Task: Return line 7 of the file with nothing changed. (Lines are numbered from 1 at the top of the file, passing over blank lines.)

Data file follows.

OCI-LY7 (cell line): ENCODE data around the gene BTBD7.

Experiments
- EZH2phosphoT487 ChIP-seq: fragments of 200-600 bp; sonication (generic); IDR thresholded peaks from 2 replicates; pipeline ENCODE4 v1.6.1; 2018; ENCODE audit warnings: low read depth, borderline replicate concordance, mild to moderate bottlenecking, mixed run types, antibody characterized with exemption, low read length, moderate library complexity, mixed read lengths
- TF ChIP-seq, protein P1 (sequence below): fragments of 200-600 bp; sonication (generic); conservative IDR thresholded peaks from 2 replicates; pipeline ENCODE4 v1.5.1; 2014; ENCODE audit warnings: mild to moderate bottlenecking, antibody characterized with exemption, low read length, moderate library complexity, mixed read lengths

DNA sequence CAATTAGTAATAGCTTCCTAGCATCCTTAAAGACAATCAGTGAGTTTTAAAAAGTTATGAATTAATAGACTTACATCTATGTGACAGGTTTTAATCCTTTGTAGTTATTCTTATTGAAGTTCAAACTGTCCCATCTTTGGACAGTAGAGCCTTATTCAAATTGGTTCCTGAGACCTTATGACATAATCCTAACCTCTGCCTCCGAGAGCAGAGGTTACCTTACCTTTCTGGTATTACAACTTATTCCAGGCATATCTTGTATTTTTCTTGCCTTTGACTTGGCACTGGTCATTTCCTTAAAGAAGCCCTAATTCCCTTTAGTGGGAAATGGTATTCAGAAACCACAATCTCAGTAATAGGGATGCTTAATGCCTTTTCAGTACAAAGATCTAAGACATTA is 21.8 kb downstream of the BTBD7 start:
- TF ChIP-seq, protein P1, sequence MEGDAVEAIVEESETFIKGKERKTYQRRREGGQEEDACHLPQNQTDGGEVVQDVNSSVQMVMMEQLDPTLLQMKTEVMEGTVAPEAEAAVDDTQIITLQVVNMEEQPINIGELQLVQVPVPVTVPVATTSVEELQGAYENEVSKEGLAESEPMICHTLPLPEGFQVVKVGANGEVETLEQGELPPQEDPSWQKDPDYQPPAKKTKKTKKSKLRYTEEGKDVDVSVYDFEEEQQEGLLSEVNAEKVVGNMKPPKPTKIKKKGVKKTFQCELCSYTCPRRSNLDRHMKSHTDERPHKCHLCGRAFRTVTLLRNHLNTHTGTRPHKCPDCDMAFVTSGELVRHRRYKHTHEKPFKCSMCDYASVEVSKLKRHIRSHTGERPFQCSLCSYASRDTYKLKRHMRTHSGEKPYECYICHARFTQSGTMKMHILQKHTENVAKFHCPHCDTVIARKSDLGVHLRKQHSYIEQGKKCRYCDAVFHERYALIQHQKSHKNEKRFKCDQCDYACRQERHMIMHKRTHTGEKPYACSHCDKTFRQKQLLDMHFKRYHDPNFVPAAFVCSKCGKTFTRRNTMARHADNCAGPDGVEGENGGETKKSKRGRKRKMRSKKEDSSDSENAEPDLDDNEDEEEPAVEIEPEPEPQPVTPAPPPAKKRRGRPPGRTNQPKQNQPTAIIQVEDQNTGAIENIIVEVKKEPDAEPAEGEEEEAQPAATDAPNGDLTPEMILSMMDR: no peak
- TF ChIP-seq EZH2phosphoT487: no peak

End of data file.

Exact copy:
- TF ChIP-seq EZH2phosphoT487: no peak